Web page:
After they observed large clusters of cells, Imran Alsous, Rozman and their colleagues set out to explain the origin of these clusters. Previous studies gathered valuable insight that informed their efforts, specifically delineating two facts about the fruit fly egg chamber epithelium. Firstly, studies found that in this system, the ring canals connecting cells are large enough for proteins to move through them and cross between cells. Secondly, researchers observed cell divisions in adjacent cells more often than one would expect to observe if cell division was randomly initiated.
“Combining these facts, we came upon the hypothesis that dominance could emerge because cell divisions are coupled in the epithelium (i.e., when a cell starts to divide, mitosis promoting factors could diffuse through ring canals into adjacent cells, inducing them to also divide),” Imran Alsous and Rozman said. “To test this hypothesis, we developed a mathematical model for the growing egg chamber epithelium, based on an older model that notionally represented the spread of forest fires.”
The original version of the ‘forest fire’ model adapted by Imran Alsous, Rozman and their colleagues shows spaces on a grid that can either be filled by a normal tree, a burning tree or nothing (i.e., they previously contained a tree that burned down). The trees could catch fire either spontaneously (representing, e.g., a lightning strike) or from an adjacent burning tree. Empty spaces in the grid, on the other hand, could potentially host a newly grown tree.
In the adapted version of the model devised by the researchers, the tree grid was replaced by a network of cells connected by ring canals. Trees corresponded to a cell that can divide, burning trees to cells that were in the process of dividing, and empty spaces to daughter cells that resulted from a cell division, which are in turn not yet capable of dividing.
“Cells could divide either spontaneously or be induced to divide by a linked dividing cell, reminiscent of a fire jumping between trees,” Imran Alsous and Rozman said. “Unlike a traditional ‘forest fire’ model, each new division also added a new node (i.e., the new cell emerging from the division), thereby growing the network. Using this representation of the growing epithelium, we showed that coupling of cell divisions could indeed lead to the sizes of dominant clones observed in the egg chamber, capturing their statistics and dynamics of their emergence.”
The study offers new insight about clonal dominance in the fruit fly egg chamber epithelium. Most notably, it outlines a possible explanation for the emergence of dominant clones resulting from cell division coupling.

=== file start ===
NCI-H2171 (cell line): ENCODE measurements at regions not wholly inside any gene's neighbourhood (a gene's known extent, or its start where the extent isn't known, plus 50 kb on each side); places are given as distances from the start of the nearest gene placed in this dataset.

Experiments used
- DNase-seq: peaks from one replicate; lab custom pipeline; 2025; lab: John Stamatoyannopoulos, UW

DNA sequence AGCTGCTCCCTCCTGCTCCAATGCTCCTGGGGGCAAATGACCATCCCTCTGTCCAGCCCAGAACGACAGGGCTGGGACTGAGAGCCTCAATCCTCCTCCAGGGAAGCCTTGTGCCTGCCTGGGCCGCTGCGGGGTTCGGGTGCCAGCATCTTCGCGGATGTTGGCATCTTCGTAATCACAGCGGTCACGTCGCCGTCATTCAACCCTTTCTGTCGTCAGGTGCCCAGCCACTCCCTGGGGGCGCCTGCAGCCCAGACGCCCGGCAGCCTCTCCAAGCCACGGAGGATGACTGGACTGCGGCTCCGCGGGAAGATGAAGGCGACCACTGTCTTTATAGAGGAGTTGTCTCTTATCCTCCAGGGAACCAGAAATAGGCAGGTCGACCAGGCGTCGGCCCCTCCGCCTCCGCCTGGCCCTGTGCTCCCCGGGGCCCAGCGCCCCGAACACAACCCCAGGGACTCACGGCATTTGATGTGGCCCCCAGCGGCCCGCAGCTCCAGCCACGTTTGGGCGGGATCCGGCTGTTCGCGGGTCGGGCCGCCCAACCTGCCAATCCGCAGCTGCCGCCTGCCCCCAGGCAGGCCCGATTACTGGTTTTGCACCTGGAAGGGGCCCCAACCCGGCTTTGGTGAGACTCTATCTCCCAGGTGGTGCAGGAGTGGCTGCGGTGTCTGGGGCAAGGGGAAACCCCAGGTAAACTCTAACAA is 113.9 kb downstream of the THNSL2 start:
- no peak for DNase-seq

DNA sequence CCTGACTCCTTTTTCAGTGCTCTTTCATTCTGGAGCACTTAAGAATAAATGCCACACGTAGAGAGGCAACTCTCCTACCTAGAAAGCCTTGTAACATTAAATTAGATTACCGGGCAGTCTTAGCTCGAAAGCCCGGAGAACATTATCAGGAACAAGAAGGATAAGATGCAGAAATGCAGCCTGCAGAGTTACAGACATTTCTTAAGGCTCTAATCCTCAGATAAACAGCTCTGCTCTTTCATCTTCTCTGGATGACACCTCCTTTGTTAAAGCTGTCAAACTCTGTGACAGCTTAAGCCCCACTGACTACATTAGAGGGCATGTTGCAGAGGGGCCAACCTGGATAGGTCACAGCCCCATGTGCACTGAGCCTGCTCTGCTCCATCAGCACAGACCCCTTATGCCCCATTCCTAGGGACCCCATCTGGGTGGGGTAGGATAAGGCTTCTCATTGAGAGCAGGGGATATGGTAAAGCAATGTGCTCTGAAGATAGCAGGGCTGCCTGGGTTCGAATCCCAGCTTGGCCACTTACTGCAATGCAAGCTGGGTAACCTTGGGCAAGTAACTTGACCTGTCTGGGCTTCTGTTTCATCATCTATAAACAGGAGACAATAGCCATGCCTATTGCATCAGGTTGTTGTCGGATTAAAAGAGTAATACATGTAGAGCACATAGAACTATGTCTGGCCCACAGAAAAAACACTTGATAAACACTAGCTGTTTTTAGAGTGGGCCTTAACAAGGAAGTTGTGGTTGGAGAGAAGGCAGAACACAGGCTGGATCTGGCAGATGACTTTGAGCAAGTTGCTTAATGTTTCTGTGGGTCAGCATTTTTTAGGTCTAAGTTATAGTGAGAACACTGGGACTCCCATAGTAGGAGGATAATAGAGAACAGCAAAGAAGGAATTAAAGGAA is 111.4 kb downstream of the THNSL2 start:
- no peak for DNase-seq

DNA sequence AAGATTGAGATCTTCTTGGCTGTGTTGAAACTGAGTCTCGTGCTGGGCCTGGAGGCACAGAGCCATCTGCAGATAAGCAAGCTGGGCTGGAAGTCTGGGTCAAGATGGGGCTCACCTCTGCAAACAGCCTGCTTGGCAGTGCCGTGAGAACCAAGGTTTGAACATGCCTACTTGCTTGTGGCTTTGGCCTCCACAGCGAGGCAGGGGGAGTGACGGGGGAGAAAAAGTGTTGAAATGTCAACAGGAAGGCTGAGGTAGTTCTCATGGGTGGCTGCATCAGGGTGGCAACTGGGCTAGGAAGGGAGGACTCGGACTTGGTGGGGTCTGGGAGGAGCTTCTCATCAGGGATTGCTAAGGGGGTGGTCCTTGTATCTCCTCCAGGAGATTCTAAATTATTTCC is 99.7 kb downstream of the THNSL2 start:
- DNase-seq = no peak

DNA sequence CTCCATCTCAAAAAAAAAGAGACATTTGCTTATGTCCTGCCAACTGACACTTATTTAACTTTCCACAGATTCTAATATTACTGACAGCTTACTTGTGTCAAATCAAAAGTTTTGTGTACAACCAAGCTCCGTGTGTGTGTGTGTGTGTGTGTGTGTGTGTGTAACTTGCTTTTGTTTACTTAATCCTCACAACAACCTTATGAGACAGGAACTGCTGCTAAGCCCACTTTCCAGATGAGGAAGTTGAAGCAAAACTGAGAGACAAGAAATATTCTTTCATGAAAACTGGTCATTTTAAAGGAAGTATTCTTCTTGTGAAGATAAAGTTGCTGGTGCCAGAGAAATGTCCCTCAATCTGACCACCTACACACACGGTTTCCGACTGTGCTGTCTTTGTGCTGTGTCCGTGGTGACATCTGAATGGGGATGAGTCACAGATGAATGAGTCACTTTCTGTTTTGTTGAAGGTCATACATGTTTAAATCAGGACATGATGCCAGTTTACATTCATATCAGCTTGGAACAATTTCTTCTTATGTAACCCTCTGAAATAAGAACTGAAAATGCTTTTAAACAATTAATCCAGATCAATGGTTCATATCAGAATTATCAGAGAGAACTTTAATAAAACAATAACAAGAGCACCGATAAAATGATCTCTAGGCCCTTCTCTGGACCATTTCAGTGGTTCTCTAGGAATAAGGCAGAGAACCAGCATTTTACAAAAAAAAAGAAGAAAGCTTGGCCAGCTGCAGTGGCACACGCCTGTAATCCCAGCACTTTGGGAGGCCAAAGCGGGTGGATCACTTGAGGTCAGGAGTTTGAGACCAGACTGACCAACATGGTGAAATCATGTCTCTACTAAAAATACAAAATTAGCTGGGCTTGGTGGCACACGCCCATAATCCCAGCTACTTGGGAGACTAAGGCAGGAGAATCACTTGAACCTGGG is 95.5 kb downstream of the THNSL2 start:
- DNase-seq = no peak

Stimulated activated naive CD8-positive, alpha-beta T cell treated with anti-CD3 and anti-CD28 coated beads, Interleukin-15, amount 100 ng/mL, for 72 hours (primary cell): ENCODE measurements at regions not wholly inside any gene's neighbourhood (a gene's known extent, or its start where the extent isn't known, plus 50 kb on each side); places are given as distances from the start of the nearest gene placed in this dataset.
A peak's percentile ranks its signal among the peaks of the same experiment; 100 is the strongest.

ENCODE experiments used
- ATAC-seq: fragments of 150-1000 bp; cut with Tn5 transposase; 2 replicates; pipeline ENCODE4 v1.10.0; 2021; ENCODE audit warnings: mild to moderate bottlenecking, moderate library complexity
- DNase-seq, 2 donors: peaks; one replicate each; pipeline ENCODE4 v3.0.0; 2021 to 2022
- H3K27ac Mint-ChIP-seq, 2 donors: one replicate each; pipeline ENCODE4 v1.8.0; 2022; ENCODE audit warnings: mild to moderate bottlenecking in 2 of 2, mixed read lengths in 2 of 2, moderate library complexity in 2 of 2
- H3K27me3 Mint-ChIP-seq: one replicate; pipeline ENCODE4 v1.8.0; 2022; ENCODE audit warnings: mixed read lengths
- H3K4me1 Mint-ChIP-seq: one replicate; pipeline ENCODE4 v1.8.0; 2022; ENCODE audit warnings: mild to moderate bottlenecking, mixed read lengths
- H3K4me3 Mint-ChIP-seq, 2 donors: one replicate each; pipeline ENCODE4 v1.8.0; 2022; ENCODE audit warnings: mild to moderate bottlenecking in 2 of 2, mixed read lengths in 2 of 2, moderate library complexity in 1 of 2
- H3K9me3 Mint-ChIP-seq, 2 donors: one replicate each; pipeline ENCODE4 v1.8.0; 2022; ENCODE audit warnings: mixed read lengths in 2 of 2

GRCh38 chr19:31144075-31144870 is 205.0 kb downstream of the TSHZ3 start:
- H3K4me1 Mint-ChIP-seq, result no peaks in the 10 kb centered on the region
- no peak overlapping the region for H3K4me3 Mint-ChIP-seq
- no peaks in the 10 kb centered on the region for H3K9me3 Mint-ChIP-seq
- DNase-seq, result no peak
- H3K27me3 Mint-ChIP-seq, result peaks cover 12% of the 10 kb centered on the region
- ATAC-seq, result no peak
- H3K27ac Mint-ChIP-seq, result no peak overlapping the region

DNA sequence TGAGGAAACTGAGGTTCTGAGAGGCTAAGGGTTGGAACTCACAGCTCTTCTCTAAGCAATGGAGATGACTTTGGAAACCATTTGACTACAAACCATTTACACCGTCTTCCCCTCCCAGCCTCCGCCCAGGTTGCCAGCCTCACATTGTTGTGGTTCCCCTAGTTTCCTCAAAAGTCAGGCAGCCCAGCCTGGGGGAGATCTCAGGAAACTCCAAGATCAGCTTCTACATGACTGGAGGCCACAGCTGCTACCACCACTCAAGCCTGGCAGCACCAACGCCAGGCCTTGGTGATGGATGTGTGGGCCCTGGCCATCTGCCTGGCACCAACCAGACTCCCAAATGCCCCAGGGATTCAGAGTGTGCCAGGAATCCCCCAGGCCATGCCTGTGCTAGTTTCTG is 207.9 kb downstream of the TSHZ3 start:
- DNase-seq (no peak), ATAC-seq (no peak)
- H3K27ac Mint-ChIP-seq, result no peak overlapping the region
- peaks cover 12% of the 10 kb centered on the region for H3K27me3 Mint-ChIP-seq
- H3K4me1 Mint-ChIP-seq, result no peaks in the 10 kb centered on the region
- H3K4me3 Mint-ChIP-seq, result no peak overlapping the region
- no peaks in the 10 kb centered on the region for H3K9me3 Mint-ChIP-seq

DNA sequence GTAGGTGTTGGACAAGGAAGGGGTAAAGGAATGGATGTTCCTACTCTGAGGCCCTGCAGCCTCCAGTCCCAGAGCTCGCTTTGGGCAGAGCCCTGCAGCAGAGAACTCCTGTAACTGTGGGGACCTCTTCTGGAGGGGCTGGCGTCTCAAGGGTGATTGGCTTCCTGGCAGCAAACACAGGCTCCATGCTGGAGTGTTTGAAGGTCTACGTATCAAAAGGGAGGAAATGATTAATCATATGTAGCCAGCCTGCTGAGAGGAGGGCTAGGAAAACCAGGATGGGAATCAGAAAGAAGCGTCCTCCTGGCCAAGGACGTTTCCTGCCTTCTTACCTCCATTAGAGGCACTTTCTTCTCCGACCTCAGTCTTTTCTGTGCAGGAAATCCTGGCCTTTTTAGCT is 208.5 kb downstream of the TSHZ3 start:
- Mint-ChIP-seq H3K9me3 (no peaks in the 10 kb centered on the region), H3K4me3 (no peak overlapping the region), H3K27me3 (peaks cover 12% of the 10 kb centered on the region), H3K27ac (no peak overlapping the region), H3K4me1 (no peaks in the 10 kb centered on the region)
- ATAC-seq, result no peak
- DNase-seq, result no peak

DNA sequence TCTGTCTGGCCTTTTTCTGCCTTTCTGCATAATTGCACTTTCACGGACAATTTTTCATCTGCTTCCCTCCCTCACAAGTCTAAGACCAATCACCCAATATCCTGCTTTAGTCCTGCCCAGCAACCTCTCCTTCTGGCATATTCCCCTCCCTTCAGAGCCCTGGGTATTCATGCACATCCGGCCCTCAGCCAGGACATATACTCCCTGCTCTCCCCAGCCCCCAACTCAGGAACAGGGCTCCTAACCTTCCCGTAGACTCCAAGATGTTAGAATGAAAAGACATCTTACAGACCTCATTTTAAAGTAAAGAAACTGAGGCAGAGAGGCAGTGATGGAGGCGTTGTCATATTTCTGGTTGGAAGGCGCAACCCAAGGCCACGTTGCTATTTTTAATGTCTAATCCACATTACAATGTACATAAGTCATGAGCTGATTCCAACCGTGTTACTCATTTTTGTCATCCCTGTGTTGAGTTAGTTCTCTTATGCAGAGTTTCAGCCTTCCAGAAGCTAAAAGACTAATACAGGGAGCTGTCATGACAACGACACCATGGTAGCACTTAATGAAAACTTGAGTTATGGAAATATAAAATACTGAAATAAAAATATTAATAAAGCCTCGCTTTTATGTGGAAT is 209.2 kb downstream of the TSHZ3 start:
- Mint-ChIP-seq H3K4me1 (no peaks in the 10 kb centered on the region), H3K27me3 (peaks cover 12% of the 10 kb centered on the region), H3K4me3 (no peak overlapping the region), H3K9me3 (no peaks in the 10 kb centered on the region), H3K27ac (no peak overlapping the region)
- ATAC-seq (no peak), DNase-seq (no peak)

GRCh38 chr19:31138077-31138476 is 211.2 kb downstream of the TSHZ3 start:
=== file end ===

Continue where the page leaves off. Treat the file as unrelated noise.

In addition, the findings offer additional evidence for the excitable nature of cell cycle and gene regulatory processes. The excitable nature of these processes, already highlighted by past studies, was also previously confirmed by both genetic and biochemical experiments.
“Our opinion is that the study almost opens as many questions as it answers,” Imran Alsous and Rozman said. “For example, while it shows a possible means for the emergence of dominant clones, it is not clear if and how clonal dominance and division coupling confers an advantage to the developing system. Speculatively, it could result in faster growth or play a role in tissue scale coordination such as cell divisions stopping at ~1,000 total cells.”
In their next studies, the authors also plan to explore how topological links (i.e., the ring canals) affect the tiling of surfaces and tissue-scale dynamics, as they have previously done in a study focused on the packing of the 16 germ cells.
“The ‘forest fire’ model in the paper is topological in nature and it doesn’t account for the spatial constraints of the tissue and how growing clusters can interact or affect each other’s’ growth,” Imran Alsous and Rozman added. “Therefore, a much more extensive model and experimental measurements would be required to understand this.”
Jasmin Imran Alsous et al, Clonal Dominance in Excitable Cell Networks, Nature Physics (2021). DOI: 10.1038/s41567-021-01383-0
Jasmin Imran Alsous et al, Collective Growth in a Small Cell Network, Current Biology (2017). DOI: 10.1016/j.cub.2017.07.038
© 2021 Science X Network
Study explores the origin of clonal dominance in excitable cell networks (2021, November 17)
retrieved 17 November 2021
This document is subject to copyright. Apart from any fair dealing for the purpose of private study or research, no
part may be reproduced without the written permission. The content is provided for information purposes only.